By teaching you learn, Following a river – Mkhomazi River, South Africa

Learners travelled by non-motorised means the length of the 298km Mkhomazi River, from catchment to coast. They conducted environmental surveys en-route and water-related interactive lessons at schools.

Students enjoy teaching

The Mkhomazi Catchment to Coast Environmental Survey, Education and Expedition was conducted by students from Treverton Schools. The Mkhomazi River is a free flowing, 298km river which stretches from the Drakensberg to the Indian Ocean in the southern Kwa-Zulu Natal province in South Africa.

They conducted an environmental evaluation of the river and immediate surrounds as they moved down the river towards the sea. Included in the survey was a mini-SASS process. An important element of the expedition was the educational component. The students met with school learners from schools en-route, conducting curriculum-based interactive, participatory lessons on the water cycle and the importance of water conservation.

This experience was an incredible journey physically, emotionally and mentally. However, it has grown the students immensely and has left an impact with the school learners they met along the way.

Exurbs of the post-project report written by Mpumi Dlomo indicate how these learners learnt about themselves, their country and their environment.

Within this past week we've completed an expedition with many different aims, chief amongst them was raising water awareness. We tried enriching rural areas by touching the most active part of their society, the children, by educating them about water in an attempt to affect the longevity of our river system and the ecology therein. Our impacts on the ecosystem didn't stop there; however, we went on to test the Mkhomazi River, at several sites along our journey along the river's length.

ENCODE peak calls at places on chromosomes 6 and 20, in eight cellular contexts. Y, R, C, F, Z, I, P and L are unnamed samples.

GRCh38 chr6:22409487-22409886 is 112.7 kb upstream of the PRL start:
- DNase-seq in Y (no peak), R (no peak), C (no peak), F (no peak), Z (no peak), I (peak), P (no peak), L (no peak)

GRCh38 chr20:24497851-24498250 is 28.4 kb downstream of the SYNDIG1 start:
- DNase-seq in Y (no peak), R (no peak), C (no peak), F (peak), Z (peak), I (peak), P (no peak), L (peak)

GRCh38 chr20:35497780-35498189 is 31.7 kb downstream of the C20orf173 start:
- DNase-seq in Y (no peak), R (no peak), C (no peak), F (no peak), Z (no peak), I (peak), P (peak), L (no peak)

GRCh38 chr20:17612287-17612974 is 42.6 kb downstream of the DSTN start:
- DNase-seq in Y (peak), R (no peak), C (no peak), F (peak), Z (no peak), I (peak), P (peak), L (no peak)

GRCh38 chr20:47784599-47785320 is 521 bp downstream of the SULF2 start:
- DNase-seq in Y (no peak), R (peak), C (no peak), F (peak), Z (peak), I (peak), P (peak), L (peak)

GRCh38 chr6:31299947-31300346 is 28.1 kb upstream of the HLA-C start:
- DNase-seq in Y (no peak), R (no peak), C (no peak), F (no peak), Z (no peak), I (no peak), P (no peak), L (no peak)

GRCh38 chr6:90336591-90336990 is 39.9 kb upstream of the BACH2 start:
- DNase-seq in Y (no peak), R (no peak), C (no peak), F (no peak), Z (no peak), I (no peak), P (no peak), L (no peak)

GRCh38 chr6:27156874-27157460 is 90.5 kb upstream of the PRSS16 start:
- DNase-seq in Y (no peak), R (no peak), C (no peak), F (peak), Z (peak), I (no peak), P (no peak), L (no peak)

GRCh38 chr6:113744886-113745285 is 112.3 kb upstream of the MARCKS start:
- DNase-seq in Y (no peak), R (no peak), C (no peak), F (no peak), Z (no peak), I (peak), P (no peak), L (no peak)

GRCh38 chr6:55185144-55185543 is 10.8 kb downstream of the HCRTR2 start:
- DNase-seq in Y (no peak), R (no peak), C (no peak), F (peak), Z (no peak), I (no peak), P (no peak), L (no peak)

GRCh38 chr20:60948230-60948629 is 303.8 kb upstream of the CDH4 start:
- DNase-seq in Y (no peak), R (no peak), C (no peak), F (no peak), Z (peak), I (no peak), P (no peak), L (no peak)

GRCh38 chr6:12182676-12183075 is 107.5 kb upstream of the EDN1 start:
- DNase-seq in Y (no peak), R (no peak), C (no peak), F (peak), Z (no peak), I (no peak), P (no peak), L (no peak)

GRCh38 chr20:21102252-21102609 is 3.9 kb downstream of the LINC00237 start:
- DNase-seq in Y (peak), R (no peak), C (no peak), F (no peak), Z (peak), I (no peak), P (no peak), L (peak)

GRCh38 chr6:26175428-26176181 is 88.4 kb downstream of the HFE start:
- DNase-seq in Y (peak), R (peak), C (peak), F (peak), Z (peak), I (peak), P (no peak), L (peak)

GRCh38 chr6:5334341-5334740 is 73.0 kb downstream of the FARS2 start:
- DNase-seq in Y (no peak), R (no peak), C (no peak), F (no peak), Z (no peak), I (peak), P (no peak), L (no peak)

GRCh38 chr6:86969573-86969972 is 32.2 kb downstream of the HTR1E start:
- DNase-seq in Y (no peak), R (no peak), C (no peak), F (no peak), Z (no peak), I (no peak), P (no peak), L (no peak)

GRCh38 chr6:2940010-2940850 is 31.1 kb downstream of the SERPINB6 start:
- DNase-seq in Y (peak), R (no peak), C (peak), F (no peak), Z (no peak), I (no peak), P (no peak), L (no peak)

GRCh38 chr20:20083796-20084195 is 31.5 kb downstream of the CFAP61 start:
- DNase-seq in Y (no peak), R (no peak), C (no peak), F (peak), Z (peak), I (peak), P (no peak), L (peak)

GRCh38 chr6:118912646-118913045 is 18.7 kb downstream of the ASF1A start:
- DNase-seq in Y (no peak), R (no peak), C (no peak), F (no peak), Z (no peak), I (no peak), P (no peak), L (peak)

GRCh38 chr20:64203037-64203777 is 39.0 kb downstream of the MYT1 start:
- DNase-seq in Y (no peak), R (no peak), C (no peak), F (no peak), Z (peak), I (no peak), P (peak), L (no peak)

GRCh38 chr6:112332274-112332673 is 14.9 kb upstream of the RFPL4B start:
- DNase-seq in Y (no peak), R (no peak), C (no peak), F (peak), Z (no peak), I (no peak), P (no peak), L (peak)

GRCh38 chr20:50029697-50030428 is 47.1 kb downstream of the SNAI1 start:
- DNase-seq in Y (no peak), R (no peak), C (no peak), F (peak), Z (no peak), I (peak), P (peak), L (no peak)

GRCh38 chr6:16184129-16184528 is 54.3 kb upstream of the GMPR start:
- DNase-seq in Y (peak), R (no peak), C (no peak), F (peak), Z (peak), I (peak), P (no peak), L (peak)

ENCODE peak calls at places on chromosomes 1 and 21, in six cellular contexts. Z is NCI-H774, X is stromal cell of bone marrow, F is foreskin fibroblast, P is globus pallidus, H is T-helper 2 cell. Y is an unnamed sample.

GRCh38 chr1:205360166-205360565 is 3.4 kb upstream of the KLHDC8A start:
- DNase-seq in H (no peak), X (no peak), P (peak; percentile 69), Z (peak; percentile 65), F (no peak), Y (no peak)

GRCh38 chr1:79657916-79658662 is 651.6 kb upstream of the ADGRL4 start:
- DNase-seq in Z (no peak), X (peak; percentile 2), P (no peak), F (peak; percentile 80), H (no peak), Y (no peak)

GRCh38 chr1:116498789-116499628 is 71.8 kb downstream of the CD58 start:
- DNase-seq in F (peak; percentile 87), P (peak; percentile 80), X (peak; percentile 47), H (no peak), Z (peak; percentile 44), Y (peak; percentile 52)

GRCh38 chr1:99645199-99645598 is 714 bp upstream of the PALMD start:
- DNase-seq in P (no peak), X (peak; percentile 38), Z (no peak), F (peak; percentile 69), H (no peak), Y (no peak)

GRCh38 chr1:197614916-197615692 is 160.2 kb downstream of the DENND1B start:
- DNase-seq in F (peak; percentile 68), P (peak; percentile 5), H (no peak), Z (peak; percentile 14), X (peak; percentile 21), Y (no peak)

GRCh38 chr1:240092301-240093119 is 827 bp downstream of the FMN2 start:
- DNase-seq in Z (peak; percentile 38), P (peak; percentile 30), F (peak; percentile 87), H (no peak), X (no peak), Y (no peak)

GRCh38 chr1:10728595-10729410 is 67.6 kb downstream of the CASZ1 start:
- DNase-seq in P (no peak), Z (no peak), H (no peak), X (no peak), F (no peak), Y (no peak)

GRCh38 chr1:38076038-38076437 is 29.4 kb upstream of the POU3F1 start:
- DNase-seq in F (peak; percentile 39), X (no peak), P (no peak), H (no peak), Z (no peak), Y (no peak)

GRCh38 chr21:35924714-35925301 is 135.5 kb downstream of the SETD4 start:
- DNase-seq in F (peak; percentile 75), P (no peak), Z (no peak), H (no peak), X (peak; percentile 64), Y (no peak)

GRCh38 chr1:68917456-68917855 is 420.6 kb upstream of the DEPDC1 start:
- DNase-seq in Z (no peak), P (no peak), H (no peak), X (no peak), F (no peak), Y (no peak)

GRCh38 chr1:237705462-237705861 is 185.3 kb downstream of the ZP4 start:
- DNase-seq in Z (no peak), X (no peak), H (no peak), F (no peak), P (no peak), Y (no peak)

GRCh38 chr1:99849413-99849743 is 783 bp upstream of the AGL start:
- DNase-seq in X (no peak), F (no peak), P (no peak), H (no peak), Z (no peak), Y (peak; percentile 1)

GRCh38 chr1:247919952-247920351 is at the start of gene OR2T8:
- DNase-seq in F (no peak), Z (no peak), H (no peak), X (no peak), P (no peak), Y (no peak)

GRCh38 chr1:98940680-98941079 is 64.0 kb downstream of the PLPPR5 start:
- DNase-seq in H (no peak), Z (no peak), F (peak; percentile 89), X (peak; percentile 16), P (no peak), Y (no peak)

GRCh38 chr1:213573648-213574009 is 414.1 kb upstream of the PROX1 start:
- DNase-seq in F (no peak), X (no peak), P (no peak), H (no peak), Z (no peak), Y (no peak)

The Expedition was truly awesome, many of the moments we’ve experienced are worthy of sharing but I will have to limit them, to just a few. I have yet to feel anything akin to the excitement of school children that are eager to learn. Many of us were truly astounded by their rushing energy and eager faces; a hunger for knowledge truly transcends all boundaries. My father used to tell me frequently that “Empty pockets have never stopped people from succeeding, only empty hearts and empty heads” I have seen this live now, now I am truly beginning to understand the profoundness of those words. …

The environmental portion of our trip was a success as well, the Mini-SASS and several other tests such as turbidity and dissolved oxygen were executed quickly and efficiently but all members of the team, and we were excited at the different make ups of the ecology within the river and the overall health of the river. Pollution is a problem and the river could still be ameliorated and better looked after, meaning better lives for the people living within its vicinity. Water is a truly invaluable resource and losing any body of water is a traumatic and tragic experience.

Oliver Momberg summed up the principle of “By teaching you learn” when he wrote: “This expedition has made me realise how truly blessed we are to be alive to see the beauty of this country and also showed all of us how much pollution is going into our ocean and how we as South Africans should really reconsider on how we treat our rivers.” 

Janet Snow
Environment Learning and Teaching

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